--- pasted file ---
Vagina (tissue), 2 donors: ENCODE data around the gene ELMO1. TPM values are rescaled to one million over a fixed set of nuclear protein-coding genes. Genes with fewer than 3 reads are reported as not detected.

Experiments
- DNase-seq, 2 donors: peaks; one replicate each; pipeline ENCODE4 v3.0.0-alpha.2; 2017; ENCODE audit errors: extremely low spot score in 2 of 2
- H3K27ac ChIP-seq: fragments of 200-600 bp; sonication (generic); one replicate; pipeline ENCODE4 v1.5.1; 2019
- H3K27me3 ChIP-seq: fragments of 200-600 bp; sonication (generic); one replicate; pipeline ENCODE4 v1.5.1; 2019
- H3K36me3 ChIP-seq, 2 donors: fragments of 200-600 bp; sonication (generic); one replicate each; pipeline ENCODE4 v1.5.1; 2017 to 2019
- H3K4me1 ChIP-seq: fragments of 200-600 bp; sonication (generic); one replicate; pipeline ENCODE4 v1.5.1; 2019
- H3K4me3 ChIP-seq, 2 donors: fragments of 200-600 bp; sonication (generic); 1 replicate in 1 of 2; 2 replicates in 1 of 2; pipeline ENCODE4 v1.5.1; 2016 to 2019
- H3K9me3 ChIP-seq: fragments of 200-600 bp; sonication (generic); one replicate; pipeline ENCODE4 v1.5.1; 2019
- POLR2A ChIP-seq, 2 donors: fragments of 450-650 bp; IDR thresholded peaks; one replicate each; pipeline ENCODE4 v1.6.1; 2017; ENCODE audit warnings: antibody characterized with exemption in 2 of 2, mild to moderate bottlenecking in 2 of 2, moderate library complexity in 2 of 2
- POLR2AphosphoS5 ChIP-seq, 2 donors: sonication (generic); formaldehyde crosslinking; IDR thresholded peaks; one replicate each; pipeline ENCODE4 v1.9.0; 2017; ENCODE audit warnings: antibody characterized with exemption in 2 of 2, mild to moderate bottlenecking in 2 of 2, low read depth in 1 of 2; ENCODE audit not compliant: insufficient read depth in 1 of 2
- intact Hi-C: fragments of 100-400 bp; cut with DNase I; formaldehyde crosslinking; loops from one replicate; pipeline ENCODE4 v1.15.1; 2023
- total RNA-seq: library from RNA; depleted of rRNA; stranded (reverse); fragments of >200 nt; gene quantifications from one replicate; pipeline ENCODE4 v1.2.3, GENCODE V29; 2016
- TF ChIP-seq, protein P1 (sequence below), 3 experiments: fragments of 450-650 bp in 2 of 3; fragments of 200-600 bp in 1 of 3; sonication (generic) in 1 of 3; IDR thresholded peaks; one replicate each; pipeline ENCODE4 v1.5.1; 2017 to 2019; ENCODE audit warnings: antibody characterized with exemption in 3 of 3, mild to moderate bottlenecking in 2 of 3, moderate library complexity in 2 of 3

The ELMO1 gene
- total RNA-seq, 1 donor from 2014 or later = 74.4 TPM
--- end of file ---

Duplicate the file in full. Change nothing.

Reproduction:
Vagina (tissue), 2 donors: ENCODE data around the gene ELMO1. TPM values are rescaled to one million over a fixed set of nuclear protein-coding genes. Genes with fewer than 3 reads are reported as not detected.

Experiments
- DNase-seq, 2 donors: peaks; one replicate each; pipeline ENCODE4 v3.0.0-alpha.2; 2017; ENCODE audit errors: extremely low spot score in 2 of 2
- H3K27ac ChIP-seq: fragments of 200-600 bp; sonication (generic); one replicate; pipeline ENCODE4 v1.5.1; 2019
- H3K27me3 ChIP-seq: fragments of 200-600 bp; sonication (generic); one replicate; pipeline ENCODE4 v1.5.1; 2019
- H3K36me3 ChIP-seq, 2 donors: fragments of 200-600 bp; sonication (generic); one replicate each; pipeline ENCODE4 v1.5.1; 2017 to 2019
- H3K4me1 ChIP-seq: fragments of 200-600 bp; sonication (generic); one replicate; pipeline ENCODE4 v1.5.1; 2019
- H3K4me3 ChIP-seq, 2 donors: fragments of 200-600 bp; sonication (generic); 1 replicate in 1 of 2; 2 replicates in 1 of 2; pipeline ENCODE4 v1.5.1; 2016 to 2019
- H3K9me3 ChIP-seq: fragments of 200-600 bp; sonication (generic); one replicate; pipeline ENCODE4 v1.5.1; 2019
- POLR2A ChIP-seq, 2 donors: fragments of 450-650 bp; IDR thresholded peaks; one replicate each; pipeline ENCODE4 v1.6.1; 2017; ENCODE audit warnings: antibody characterized with exemption in 2 of 2, mild to moderate bottlenecking in 2 of 2, moderate library complexity in 2 of 2
- POLR2AphosphoS5 ChIP-seq, 2 donors: sonication (generic); formaldehyde crosslinking; IDR thresholded peaks; one replicate each; pipeline ENCODE4 v1.9.0; 2017; ENCODE audit warnings: antibody characterized with exemption in 2 of 2, mild to moderate bottlenecking in 2 of 2, low read depth in 1 of 2; ENCODE audit not compliant: insufficient read depth in 1 of 2
- intact Hi-C: fragments of 100-400 bp; cut with DNase I; formaldehyde crosslinking; loops from one replicate; pipeline ENCODE4 v1.15.1; 2023
- total RNA-seq: library from RNA; depleted of rRNA; stranded (reverse); fragments of >200 nt; gene quantifications from one replicate; pipeline ENCODE4 v1.2.3, GENCODE V29; 2016
- TF ChIP-seq, protein P1 (sequence below), 3 experiments: fragments of 450-650 bp in 2 of 3; fragments of 200-600 bp in 1 of 3; sonication (generic) in 1 of 3; IDR thresholded peaks; one replicate each; pipeline ENCODE4 v1.5.1; 2017 to 2019; ENCODE audit warnings: antibody characterized with exemption in 3 of 3, mild to moderate bottlenecking in 2 of 3, moderate library complexity in 2 of 3

The ELMO1 gene
- total RNA-seq, 1 donor from 2014 or later = 74.4 TPM